I have always suffered from being over-active both physically and mentally often doing far too much than is good for me. It is difficult to find something that relaxes me without being too physically demanding but I have always been intrigued from afar by the concept of meditation. It sounds perfect; losing yourself in yourself, blocking out those random destructive thoughts, instead focussing on deep, regular breathing.  Whilst being treated for severe depressive bouts however I was advised not to meditate. Apparently it can have adverse effects on your mental state and well-being if not done under supervision or in controlled conditions and can actually heighten feelings of despair. So, if you are thinking of taking up meditation as an escape from your depression you need to be very careful and either do plenty of research or look for experienced help before setting off down this route.

Recently I have found that there are several alternatives to the silent, traditional, mantra-driven and introspective meditation, which probably suit me better. I have therefore chosen short guided meditations set to background music to help me clear my mind of all that mental detritus accumulated daily.  These are designed to help you relax body and mind and discover inner peace whilst being guided by an experienced meditator.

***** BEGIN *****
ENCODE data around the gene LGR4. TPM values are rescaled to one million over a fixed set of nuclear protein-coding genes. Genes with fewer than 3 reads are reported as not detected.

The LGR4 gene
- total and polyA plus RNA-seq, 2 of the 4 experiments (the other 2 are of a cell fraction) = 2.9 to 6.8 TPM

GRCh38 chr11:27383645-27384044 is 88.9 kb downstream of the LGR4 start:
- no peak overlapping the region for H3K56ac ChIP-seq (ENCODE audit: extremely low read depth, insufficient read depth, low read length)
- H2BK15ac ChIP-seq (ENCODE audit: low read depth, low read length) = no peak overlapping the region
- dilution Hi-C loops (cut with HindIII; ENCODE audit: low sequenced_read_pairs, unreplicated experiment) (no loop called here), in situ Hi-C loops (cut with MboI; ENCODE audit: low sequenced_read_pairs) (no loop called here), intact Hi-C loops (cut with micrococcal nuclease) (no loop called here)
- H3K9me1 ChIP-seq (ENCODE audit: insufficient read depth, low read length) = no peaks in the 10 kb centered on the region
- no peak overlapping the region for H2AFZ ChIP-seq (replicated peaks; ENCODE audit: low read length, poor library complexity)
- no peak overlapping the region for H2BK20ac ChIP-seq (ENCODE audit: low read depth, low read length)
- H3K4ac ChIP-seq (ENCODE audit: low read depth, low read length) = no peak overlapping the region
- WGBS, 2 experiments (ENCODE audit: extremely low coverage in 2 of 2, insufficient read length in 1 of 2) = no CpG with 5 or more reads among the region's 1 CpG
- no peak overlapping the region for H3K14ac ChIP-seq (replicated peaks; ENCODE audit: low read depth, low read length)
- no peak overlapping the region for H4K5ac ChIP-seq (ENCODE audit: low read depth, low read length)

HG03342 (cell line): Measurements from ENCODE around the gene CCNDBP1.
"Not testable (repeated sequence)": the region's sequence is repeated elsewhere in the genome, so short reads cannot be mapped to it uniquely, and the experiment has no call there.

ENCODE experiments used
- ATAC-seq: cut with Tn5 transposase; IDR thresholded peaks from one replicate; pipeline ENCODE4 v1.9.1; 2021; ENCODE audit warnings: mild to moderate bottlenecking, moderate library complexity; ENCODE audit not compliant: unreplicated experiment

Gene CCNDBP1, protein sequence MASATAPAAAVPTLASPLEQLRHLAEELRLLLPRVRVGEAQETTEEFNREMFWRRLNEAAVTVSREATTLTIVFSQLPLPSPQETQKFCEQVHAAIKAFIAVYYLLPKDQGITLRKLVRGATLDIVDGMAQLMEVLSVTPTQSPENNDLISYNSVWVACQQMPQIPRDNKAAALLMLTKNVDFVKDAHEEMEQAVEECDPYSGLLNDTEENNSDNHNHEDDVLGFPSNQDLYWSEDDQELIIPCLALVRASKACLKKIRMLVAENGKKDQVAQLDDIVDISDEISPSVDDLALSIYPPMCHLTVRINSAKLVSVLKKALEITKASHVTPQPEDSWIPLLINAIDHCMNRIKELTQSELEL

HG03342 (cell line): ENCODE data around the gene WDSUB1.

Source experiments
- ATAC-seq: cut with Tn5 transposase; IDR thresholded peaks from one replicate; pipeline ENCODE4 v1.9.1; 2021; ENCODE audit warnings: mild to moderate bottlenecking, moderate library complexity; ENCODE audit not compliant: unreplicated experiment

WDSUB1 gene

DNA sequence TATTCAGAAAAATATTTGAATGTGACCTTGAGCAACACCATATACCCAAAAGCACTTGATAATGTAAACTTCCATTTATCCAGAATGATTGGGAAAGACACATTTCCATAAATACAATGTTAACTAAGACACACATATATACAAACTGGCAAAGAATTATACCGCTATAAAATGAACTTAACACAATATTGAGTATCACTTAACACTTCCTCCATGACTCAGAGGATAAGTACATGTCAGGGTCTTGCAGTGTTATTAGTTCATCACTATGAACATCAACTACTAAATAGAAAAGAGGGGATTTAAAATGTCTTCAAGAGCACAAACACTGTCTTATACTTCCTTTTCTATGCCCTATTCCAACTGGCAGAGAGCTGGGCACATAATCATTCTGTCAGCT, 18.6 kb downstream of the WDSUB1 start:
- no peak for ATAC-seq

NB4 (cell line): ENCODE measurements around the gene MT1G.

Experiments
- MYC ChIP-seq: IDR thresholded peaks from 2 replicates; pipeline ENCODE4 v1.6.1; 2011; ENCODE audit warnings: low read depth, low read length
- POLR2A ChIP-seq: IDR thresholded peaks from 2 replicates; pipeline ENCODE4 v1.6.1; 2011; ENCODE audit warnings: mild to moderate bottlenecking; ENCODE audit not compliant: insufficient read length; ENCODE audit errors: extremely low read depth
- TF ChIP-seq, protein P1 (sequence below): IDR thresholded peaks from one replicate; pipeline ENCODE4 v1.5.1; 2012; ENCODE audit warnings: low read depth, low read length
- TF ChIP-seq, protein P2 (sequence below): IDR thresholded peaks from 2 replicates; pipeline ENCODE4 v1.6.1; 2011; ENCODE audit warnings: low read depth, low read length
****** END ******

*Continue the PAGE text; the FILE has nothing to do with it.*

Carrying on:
It seems to be working so far and in a very short time I have come to look forward to my twenty minutes of “me” time, sitting cross-legged in the middle of my bed, nursing my nugget of rose quartz listening to tropical rain storms, waterfalls, whales and dolphins, imagining that I am stranded on a desert island.The only downside is waking up to reality. Now that can be depressing!

All this is very new to me and I have a lot to learn but the early signs are that meditation will help me to relax and enable me to cope better with my emotions which can be volatile at best. I look forward to regaining some control and objectivity instead of being ruled by my all-too-often gung-ho- heart-rules-head approach. I will keep you updated as to my progress and my experiences which may help you decide whether meditation is for you. In the meantime, here are a few resources which have set me on my way.

Meditainment-Guided meditations

Meditations for relaxation

Rose Quartz;

  • Encourages self-love
  • Heals emotional body
  • Eases heartache
  • Relieves loneliness
  • Releases repressed hurts
  • Promotes forgiveness
  • Offers inner peace